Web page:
For quite some time now I’ve toyed with the idea of setting up a home server. Actually, I’ve setup plenty of home servers over the years but since I moved house I just lost interest. I had a perfectly good NAS, so there seemed little point …
In the past I’ve downloaded numerous Linux distros, installed them on some small unsuspecting box and very quickly got bored. The problem is it was all very well having an old PC sat in the corner of my living room proudly displaying a logo of a penguin, but what could it actually do for me?
I’ve been pondering that question for a while now and I think I have some answers. I recently purchased an ASUS EeeBox PC on a spur-of-the moment home server idea. I was attracted to it’s size and low power consumption (after all, those electricity bills just keeping going up!) – and it came with Windows XP Home preinstalled. I figured this was what I wanted, being a .NET developer I could easily write my own software if I needed the box to do something special.
Then along came Christmas, and I bought my wife a much needed laptop. This brings the total number of PCs in our household to six (yes, six! … and there’s only two of us!). OK, to be fair one of those machines is my trusty old iMac which as I write is for sale on eBay. Basically, both my wife and I have a laptop and desktop PC each. This introduces a new problem I’ve not experienced before at home: How do we keep our files in sync? I spent a while looking at various solutions (including MS’s free SyncToy tool), but settled on the more robust GoodSync software. GoodSync runs on all four machines and handles our weekly backup as well as a fast home-folder sync every 15 minutes. The aim was to have a transparent sync solution that required no input on our part. It all just happens automagically – every quarter-hour my bookmarks, documents, Visual Studio projects, websites and photos are kept in sync. :o)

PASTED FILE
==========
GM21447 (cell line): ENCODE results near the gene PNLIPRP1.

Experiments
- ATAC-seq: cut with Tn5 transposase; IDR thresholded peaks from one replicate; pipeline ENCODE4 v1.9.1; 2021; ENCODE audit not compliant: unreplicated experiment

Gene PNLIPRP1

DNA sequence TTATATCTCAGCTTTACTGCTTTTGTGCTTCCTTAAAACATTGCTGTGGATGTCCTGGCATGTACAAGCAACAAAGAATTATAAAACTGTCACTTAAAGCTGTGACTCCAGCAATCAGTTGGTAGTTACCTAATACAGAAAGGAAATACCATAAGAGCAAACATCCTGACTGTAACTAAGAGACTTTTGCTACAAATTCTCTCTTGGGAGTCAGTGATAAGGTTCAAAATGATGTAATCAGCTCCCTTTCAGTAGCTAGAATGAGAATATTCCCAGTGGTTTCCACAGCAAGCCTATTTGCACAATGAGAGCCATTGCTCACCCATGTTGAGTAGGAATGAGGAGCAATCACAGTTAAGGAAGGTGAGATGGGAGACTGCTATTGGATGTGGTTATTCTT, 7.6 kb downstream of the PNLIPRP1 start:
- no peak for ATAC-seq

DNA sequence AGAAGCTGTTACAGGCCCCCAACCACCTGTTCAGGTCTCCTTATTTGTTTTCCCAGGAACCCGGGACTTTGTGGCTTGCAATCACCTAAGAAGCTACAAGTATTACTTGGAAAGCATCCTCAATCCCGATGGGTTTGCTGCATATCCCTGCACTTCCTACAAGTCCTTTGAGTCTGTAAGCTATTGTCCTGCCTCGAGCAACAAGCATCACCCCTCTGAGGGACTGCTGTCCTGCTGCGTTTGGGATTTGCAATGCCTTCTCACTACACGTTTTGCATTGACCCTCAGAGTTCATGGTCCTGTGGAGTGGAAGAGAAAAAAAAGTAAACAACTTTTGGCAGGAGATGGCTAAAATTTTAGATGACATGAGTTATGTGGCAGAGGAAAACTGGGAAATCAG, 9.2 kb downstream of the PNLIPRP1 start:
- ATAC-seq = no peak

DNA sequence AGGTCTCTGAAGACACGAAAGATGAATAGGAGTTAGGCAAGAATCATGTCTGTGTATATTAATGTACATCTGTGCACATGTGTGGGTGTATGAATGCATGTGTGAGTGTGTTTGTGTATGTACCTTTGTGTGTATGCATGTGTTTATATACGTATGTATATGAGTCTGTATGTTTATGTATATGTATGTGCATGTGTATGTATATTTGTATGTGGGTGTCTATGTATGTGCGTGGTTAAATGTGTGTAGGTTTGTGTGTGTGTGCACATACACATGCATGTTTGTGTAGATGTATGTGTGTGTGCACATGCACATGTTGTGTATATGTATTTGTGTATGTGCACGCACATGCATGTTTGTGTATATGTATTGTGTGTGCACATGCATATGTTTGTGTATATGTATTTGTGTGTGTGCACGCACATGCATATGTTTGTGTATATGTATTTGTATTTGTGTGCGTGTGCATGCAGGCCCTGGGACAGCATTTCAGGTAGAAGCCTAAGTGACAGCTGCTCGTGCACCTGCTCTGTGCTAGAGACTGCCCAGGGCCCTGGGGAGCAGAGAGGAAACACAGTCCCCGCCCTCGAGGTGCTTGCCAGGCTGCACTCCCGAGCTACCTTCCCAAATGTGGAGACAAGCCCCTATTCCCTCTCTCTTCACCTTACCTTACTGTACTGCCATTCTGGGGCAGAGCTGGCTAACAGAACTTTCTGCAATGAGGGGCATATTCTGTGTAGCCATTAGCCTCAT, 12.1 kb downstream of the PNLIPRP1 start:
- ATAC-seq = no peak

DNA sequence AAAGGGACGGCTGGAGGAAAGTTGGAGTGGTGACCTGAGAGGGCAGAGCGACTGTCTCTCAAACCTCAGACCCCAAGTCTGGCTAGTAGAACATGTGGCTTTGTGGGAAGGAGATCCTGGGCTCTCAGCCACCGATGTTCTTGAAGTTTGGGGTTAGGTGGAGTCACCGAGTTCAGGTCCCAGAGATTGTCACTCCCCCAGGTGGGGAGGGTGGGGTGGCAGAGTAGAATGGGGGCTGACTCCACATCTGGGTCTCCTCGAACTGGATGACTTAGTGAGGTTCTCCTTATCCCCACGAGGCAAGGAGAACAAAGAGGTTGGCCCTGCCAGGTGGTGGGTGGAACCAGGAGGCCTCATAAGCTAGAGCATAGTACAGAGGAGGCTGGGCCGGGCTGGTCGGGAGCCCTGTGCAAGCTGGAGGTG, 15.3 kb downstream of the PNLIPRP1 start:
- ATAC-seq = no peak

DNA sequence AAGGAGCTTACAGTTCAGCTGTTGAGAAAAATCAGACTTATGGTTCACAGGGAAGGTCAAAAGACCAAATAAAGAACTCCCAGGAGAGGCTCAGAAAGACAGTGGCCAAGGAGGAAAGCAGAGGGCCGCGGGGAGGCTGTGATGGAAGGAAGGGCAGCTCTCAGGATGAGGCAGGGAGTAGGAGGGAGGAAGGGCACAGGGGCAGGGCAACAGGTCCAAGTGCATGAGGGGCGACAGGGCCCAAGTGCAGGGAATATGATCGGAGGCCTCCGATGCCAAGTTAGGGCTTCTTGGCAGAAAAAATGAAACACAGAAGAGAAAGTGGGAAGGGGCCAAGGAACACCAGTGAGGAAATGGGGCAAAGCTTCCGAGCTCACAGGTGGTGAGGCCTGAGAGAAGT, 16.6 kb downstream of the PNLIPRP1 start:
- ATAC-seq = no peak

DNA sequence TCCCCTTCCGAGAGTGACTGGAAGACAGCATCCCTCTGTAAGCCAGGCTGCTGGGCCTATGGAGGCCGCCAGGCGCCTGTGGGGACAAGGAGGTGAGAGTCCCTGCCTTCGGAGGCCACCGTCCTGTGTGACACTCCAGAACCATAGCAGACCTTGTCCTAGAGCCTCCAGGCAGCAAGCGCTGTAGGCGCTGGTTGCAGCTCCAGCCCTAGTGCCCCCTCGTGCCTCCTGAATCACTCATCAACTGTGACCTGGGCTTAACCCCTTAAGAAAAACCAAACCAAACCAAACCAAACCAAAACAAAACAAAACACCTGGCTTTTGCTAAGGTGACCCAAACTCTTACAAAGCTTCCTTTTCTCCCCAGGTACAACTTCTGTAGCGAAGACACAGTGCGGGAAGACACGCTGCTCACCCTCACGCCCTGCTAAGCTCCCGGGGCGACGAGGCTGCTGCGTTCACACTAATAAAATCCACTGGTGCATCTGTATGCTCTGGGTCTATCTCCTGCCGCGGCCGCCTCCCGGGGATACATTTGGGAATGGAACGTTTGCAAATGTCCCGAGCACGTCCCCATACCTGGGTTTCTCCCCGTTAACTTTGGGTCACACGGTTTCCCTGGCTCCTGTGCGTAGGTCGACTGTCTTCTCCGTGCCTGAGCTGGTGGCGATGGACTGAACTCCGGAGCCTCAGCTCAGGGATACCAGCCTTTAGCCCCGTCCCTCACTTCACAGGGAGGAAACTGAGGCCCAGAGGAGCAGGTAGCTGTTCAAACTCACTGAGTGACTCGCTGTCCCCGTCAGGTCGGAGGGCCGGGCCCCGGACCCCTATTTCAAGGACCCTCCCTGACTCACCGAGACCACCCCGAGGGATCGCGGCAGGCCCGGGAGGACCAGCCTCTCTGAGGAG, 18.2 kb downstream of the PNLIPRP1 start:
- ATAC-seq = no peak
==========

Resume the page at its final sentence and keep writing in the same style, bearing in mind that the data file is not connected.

The problem is that synchronisation only works when both PCs are switched on, which turned out to be a rare occurrence. I tried using our NAS to act as a mediator for the files, but the random access and throughput was slow (Lacie Ethernet Big Disk) compared with PC-to-PC transfers.
The EeeBox PC (running Windows XP) made for a good alternative for a while, but then fellow bloggers Phil and Rich began endlessly posting and tweeting about Linux. It has been a while since I last used Linux for any serious application – but I’d been impressed with some of the recent distros (Ubuntu and Mint being two of my favourites). While I wasn’t quite ready to go for a GUI-less server installation, I figured that installing Ubuntu Desktop couldn’t hurt, and it would be easy enough to install the extra networking bits.
After a lot of messing around (aided by the plentiful posts on the subject by Phil), I managed to get the latest beta version of Ubuntu 9 running on the Eee hardware. All that was left to do was install samba, openssh and apache and I was in business. Recreating the original shares from the Windows XP install was straight forward thanks to the Ubuntu GUI (no messing around in the smb.conf file this time!). Once the files were uploaded our PC’s had no idea anything had changed. What’s more, the transfer speeds over the network saw a slight boost. Bonus!
What’s more, the EeeBox can now happily be tucked away behind the TV thanks to remote desktop and SSH access from my Vista PC:
So far the server is on probationary file-serving duties, including SFTP access for when we’re away from home. Now I’ve well and truly got the home-server bug, it’s got me thinking what else it could assist me with.
Over the years I’ve grown rather attached to the BitTorrent client uTorrent. A problem that’s always bugged me is that I’d often have to leave my PC on overnight of throughout the day to finish a torrent. My desktop PC can pull anything between 400W – 1000W when running, which it a lot of power just to download a file. Before I installed Linux I’d begun experimenting with running uTorrent as a remote server with good results. Features such as watch folders and a remote web UI allowed for a completely automated torrent downloading setup. The only problem is that uTorrent is only available for Windows and in beta for OSX.
After a little Googling I found the solution by using WINE for Linux. uTorrent works just fine running under Linux now, with all the features I had with Windows. Another bonus!
Now that I have a permanent solution I can begin to experiment with other home-server ideas. If I come up with anything ground breaking, expect to see more posts about it here :o)
Now … are there any other operating systems I can get running in the Trenouth household?